Romance Writing IIGUIDE TO FICTION COURSES
Romance Writing II is a 10-week workshop, which includes lectures, exercises, and the critiquing of student projects. The prerequisite is Romance Writing I, or the equivalent; Level II courses work best when students know the fundamentals and have experience with the workshop process. Farther down, you can view a syllabus for this course.
What’s more addictive than romance? Perhaps romance novels. They account for a hefty portion of all fiction paperback sales, with many millions of readers worldwide experiencing the thrills and heartbreaks of these ever-appealing stories. For the aspiring writer, there is ample opportunity to publish in this field.
To write successful romance novels, you must marry the skills of a fiction writer with a thorough understanding of the genre. Here you will learn about the various types of romance novels and their special requirements, as well as fiction craft and how to market your work.
Whether you seek to write historical or contemporary, sassy or suspenseful, we’ll show you how to write romance novels readers will fall in love with.
I loved the online courses. I could not attend class in New York. This way I live in paradise (Vancouver) and learn from people all over the world.
The “romance” genre does not refer to any fictional work that contains romance; rather, it refers to novels that are usually part of established romance “lines.”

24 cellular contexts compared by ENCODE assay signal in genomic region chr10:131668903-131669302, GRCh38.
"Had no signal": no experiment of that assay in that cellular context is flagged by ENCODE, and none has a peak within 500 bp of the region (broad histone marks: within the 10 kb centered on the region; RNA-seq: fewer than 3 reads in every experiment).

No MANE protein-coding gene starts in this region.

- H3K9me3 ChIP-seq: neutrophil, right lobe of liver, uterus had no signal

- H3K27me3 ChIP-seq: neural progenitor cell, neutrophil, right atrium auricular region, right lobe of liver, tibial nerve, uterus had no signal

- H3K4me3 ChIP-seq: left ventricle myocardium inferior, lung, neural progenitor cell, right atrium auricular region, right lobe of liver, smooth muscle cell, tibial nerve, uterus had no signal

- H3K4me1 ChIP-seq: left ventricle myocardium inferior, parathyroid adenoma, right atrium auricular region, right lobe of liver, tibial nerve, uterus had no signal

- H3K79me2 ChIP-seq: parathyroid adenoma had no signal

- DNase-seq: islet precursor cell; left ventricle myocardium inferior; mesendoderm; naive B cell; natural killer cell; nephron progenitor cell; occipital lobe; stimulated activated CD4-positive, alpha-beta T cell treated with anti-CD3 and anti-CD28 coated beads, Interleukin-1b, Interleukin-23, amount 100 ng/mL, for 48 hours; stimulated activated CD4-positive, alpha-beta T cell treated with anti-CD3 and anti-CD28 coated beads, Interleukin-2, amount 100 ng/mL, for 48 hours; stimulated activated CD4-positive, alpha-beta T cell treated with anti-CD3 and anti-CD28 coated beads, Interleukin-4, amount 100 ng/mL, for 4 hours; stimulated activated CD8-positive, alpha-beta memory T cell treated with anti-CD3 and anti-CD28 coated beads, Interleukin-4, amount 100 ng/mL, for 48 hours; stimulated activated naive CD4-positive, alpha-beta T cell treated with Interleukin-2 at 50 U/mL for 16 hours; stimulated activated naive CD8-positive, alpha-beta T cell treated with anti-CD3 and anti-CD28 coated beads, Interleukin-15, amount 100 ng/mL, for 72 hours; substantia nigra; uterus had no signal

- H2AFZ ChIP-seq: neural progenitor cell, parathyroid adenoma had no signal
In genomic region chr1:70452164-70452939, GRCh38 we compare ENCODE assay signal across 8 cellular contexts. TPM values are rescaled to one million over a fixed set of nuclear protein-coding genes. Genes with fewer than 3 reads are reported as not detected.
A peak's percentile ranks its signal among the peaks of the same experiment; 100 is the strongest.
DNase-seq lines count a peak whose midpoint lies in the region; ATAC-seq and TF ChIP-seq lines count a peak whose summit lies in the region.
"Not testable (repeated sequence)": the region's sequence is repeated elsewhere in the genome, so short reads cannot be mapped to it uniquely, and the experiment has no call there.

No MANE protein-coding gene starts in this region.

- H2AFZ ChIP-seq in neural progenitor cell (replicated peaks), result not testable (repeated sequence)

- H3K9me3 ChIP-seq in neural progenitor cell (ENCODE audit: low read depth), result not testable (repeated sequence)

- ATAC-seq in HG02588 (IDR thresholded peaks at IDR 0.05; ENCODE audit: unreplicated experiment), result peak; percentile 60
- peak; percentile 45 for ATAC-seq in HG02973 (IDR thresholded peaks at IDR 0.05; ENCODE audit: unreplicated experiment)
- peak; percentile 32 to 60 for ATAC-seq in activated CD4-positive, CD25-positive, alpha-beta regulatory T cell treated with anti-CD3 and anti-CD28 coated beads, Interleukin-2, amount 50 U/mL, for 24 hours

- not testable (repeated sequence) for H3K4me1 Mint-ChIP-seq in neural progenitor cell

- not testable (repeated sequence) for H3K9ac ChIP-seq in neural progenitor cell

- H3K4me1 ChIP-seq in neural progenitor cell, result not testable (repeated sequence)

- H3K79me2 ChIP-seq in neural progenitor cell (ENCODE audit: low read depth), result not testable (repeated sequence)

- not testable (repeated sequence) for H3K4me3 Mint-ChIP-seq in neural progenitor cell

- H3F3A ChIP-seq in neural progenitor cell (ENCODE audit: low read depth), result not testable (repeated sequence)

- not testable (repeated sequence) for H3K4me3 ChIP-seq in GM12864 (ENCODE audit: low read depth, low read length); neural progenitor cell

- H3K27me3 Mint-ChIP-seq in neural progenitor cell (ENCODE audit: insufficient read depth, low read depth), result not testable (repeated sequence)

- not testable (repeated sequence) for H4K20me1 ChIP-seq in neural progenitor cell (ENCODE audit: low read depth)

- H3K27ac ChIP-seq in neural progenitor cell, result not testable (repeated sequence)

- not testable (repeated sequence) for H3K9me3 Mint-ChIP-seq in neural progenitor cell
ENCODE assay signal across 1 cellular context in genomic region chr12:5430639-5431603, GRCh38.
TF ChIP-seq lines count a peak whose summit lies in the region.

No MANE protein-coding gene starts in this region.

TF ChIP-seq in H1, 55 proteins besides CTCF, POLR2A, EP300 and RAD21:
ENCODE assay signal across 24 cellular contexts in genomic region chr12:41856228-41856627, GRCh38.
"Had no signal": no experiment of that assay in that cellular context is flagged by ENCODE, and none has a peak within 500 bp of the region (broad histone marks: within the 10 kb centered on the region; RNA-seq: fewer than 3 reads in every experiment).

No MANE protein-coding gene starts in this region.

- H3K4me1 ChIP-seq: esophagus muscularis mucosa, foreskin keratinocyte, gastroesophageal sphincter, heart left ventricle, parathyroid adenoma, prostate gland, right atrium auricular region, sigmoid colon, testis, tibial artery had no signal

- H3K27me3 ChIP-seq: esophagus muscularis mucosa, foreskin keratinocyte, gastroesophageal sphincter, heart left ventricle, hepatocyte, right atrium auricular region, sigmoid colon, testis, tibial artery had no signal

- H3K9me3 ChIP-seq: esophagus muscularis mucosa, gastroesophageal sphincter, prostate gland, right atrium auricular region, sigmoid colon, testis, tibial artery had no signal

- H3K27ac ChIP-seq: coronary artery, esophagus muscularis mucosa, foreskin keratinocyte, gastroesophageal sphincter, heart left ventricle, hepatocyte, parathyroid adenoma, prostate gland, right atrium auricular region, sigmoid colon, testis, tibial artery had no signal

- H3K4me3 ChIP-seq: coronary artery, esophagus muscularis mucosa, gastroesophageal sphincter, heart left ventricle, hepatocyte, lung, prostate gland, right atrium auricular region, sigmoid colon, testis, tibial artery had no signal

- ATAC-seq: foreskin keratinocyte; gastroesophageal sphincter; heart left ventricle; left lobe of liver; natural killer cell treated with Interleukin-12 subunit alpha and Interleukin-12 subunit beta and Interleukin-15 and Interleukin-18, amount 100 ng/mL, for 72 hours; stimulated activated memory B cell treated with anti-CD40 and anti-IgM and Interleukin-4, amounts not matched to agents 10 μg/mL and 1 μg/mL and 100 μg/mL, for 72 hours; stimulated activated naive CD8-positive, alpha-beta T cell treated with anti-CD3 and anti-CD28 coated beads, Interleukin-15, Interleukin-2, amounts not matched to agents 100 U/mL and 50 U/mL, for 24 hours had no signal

If you’re working on a YA novel, you may take a Fiction/Novel course, or a “genre” course, or you may take a Children’s Book course, where the full spectrum of children’s books will be covered.
This course helps you sharpen your skills at the romance genre and work toward completion of a romance novel. Writers often repeat Romance II to continue their projects. Course components:
Workshopping of student projects (each student presenting work three times)
Getting Started: The bones of a romance. Structuring a story. Scenes and chapters. Beginnings. Apt details. Narrative flow. Creative rule-breaking.
Planning & Outlining: Developing plot/conflict. Plotting techniques. Outlines.
Conflict & Plot: Conflict—problem, solution, tension. Strengthening the conflict. Backstory and hidden story. Subplots and secondary characters. Plausibility and coincidence. Cause and effect.
Things that Stump the Best of Us: Boring backstory. Ponderous pacing. Troublesome transitions.
Battle of the Sexes: Exploring a multitude of ways in which men and women are (generally) different.
Love Scenes: Sweet to spicy. How much sex? Satisfying love scenes. Things to avoid.
Writing a Series: Types of series. Building a world. Pros and cons of creating a series.
Writing the Synopsis: The importance of a synopsis. Synopsis vs. outline. Creating a great synopsis.
Traditional Publishing: Agents. Creating the perfect pitch. The submission process. Getting an offer. Contracts. The publishing process. The professional writer.
Independent Publishing: Types of independent publishing. Editing. Formatting. Cover design. E-books. Printed books. Marketing and promotion.
Note: Content may vary among individual classes.